For the past few years, I’ve done a ton of mini challenges. Whether it’s for 30 days or longer, I’ve completed a variety of things: fitness challenges, no sugar challenges, Whole30, no caffeine, training for my half marathon, etc. I attribute them to being a huge reason why I’m always so motivated and interested in improving my life for the better. These self-directed projects have always been an effective way to change my behavior or spark some personal growth. And here’s exactly why I love doing them.
- It forces me to prioritize. How will I fit this new activity in my life? What things do I need to do first to achieve my goal? This helps me better understand where I have free space in my schedule and how to use that time more effectively.
- They create a sense of control. Creating a challenge for yourself builds momentum to create new habits. Say I want to focus on going to the gym for 30 days. While my goal may not be to go every day, I make a clear plan when I am going, and how often. At the end of the 30 days I have created a momentum that is very likely to push me into the next month, even more successful than the last. Perfect example: In December, my barre studio held a challenge that included going to class at least 12+ times. I went 19. Guess what then happened? In January I wanted to go more than 19. I went 23!
- They make big goals seem more approachable. In January, how many of us have a lofty goal of working out more? I bet you’re shaking your head in agreement right now. Well, how about not set a year-long goal, but a monthly goal like I mentioned before. 30 days doesn’t seem so bad compared to a year, right? Set it for a month, see how well you do, and improve from there. Again, it creates momentum without being intimidating. A short-term goal is more likely to create a long-term change because you aren’t setting yourself up for failure.
- They create structure and standards. When I set a challenge, I have a clear vision of what the expectations are. In January, my coworker Kim and I did one together: no sugar for the entire month. We set the expectation that we would not consume any added sugar the entire month, with the exception of honey and maple syrup. Natural sugars were fine — desserts, obviously, were off limits. We would read all ingredient labels but we wouldn’t panic at the idea that, if, when dining out, a salad dressing or meal might have trace amounts of sugar in it. But the expectations were clear: do not consciously decide to consume any add unnatural sugars.
- They go by fast. 30 days seem like a lot when you’re giving up something that you enjoy, even though it may not be a great benefit to your life (ahem, sugar/caffeine/booze). But 30 days out of your life? Psshh that’s nothing. Counting down those 30 days is equally excited as counting UP on the days you’ve been successful. Towards the end of Whole30 as the days left got smaller, what was more important to me was the days I had already completed. It felt so good.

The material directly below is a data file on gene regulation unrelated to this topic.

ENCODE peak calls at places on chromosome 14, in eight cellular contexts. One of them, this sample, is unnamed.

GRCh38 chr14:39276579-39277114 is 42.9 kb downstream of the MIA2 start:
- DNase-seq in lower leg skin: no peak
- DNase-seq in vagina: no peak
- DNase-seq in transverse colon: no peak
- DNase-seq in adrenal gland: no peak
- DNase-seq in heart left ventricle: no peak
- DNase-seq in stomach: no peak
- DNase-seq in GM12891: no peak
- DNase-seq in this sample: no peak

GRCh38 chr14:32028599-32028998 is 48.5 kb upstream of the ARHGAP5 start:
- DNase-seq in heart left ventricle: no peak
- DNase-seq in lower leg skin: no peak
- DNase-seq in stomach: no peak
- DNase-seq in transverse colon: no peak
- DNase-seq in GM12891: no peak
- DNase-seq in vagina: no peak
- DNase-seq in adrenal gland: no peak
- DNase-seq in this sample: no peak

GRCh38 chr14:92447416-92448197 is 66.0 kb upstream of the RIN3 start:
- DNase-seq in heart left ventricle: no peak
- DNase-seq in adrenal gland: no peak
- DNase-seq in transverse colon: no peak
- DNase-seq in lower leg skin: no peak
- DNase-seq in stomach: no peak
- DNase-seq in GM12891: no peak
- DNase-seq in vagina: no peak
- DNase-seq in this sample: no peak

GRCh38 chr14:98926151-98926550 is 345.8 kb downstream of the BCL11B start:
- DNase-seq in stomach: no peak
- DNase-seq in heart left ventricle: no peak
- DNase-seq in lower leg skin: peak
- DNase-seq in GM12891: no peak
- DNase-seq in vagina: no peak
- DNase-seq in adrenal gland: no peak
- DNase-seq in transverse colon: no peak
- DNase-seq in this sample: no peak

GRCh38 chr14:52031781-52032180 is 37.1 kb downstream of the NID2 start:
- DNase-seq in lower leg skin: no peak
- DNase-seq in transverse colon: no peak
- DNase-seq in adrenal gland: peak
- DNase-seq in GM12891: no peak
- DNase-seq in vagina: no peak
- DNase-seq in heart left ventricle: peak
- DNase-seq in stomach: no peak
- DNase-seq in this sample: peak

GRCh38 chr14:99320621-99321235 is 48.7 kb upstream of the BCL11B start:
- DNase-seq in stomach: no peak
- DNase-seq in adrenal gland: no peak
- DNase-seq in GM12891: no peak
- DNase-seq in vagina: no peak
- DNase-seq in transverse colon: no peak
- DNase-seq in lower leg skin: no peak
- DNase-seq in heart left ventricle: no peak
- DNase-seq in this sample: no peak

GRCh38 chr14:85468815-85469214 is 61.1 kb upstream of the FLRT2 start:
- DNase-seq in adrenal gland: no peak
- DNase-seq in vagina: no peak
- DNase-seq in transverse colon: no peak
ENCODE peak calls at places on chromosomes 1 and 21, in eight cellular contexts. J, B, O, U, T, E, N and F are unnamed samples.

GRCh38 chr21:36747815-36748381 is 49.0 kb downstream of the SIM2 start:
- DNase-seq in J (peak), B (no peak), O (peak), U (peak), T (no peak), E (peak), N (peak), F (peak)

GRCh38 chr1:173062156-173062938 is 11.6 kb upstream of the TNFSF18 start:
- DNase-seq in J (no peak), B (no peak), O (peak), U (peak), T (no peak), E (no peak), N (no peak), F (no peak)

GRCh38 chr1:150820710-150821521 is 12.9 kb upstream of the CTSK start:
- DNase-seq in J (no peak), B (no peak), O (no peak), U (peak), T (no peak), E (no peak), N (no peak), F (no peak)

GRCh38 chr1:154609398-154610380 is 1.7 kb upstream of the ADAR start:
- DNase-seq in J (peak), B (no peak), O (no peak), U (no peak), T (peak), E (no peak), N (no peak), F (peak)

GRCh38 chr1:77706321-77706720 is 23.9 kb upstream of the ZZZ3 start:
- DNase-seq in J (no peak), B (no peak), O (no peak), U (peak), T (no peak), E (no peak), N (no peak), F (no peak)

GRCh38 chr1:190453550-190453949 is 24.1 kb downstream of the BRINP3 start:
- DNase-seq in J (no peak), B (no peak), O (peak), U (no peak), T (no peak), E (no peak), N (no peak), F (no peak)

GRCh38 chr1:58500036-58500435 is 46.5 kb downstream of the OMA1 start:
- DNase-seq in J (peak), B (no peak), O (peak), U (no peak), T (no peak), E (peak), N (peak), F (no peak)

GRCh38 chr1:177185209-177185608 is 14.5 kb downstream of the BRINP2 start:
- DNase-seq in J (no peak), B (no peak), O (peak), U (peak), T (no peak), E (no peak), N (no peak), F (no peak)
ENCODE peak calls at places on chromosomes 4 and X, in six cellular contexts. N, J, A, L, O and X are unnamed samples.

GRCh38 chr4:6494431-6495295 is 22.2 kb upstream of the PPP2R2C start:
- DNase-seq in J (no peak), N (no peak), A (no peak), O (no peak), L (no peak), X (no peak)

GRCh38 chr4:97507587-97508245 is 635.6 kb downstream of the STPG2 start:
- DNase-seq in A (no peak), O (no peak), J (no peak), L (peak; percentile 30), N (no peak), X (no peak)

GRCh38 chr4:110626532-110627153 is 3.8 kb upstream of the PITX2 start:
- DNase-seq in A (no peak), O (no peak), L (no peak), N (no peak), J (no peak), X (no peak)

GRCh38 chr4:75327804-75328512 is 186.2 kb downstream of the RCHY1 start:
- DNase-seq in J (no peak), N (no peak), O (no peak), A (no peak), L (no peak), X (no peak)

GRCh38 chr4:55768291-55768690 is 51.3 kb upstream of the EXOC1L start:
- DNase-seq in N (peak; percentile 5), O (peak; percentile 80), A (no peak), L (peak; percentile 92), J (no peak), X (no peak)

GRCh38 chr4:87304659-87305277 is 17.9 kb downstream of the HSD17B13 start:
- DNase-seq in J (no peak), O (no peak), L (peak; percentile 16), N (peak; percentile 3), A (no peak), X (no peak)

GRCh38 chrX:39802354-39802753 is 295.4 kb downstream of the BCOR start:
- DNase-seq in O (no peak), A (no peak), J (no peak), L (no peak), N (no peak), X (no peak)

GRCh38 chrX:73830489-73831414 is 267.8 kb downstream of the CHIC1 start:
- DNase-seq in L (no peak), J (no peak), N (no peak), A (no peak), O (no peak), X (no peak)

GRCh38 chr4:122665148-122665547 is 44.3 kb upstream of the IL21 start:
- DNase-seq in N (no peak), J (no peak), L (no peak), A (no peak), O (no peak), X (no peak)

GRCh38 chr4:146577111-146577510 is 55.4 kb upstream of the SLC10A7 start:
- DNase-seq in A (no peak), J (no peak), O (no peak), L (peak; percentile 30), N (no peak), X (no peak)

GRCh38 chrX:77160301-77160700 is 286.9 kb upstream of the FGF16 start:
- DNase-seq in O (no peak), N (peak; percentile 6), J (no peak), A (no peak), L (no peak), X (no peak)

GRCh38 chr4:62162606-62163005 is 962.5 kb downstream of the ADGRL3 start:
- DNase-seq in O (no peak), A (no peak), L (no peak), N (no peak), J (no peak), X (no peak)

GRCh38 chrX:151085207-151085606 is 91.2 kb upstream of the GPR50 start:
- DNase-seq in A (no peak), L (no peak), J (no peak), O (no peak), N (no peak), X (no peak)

- They make a transformation. In addition to creating momentum, mini challenges always positively impact you in some way. Maybe you toned up from extra days at the gym, lost a few pounds from cutting out sugar, or are sleeping better because you nixed your daily coffee fix. Whatever it is, if you’ve created a challenge that you know will truly benefit you, I guarantee you will have changed for the better by the end.
In the past, my mini challenges have been pretty randomly placed. But when Kim and I started off January with our no-sugar challenge, it really got me thinking. Why not do a new challenge every month? Why not focus on improving myself in a new way…12 different times in 2017! Giving up sugar was a breeze, and at this point, neither of us really have the desire to add it back in. We’re not going to freak out if there’s a small amount in something we eat, but we also don’t have the dessert cravings like we did during the holidays. And that feels awesome!
Because I am still riding out the barre challenge pretty strong, and because I gave something up in January, I wanted to add something positive in for February. I had this discussion with a coworker who is very similar to me in that he is constantly creating goals for himself and our business. He gently reminded me about that time I was going to learn Italian. Oh. Whoops. The answer was clear. Study Italian again! So to set myself up for February, I pulled out my old notebook, flashcards, and bought some SparkNotes cards from the bookstore. Here we go!
Do you create mini challenges for yourself? Any favorites that you’ve done?